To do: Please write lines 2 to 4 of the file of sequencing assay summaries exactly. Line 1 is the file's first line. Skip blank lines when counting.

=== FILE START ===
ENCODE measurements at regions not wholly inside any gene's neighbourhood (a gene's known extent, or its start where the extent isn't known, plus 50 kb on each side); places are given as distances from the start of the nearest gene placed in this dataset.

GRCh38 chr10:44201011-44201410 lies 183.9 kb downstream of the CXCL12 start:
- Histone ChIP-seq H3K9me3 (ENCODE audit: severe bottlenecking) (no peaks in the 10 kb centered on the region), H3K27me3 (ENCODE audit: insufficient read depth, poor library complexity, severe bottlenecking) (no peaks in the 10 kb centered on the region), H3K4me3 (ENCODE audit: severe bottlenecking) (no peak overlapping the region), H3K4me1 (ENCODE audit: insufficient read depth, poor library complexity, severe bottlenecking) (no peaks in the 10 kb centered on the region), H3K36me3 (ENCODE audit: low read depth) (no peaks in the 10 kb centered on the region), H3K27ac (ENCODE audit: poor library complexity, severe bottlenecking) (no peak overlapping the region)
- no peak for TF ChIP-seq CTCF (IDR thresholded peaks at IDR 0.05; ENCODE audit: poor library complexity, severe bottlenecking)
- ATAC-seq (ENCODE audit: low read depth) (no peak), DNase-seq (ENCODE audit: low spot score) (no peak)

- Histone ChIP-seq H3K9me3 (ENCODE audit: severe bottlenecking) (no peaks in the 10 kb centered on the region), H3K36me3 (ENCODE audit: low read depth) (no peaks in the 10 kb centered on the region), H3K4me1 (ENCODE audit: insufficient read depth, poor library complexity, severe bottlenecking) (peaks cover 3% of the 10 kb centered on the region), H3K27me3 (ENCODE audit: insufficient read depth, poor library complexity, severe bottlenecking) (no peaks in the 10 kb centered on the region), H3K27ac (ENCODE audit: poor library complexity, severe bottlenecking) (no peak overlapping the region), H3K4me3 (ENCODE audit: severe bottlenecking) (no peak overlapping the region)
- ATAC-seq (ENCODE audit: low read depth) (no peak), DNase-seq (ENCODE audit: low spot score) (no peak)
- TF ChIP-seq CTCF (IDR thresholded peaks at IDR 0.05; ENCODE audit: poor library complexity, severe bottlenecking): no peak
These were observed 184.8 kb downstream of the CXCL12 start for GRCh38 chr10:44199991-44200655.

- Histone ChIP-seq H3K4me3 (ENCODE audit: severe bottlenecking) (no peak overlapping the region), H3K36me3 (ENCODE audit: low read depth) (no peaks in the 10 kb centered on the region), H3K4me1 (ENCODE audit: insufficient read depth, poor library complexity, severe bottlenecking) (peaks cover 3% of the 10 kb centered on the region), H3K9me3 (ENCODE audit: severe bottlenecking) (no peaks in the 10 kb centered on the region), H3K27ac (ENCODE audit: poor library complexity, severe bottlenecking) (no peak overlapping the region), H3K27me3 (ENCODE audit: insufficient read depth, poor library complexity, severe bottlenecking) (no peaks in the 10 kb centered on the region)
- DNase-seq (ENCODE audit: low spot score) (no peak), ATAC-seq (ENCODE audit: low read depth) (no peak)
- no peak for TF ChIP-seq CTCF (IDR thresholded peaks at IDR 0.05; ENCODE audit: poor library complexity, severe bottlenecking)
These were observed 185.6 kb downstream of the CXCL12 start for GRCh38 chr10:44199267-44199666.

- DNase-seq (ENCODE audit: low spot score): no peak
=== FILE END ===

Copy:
GRCh38 chr10:44201011-44201410 lies 183.9 kb downstream of the CXCL12 start:
- Histone ChIP-seq H3K9me3 (ENCODE audit: severe bottlenecking) (no peaks in the 10 kb centered on the region), H3K27me3 (ENCODE audit: insufficient read depth, poor library complexity, severe bottlenecking) (no peaks in the 10 kb centered on the region), H3K4me3 (ENCODE audit: severe bottlenecking) (no peak overlapping the region), H3K4me1 (ENCODE audit: insufficient read depth, poor library complexity, severe bottlenecking) (no peaks in the 10 kb centered on the region), H3K36me3 (ENCODE audit: low read depth) (no peaks in the 10 kb centered on the region), H3K27ac (ENCODE audit: poor library complexity, severe bottlenecking) (no peak overlapping the region)
- no peak for TF ChIP-seq CTCF (IDR thresholded peaks at IDR 0.05; ENCODE audit: poor library complexity, severe bottlenecking)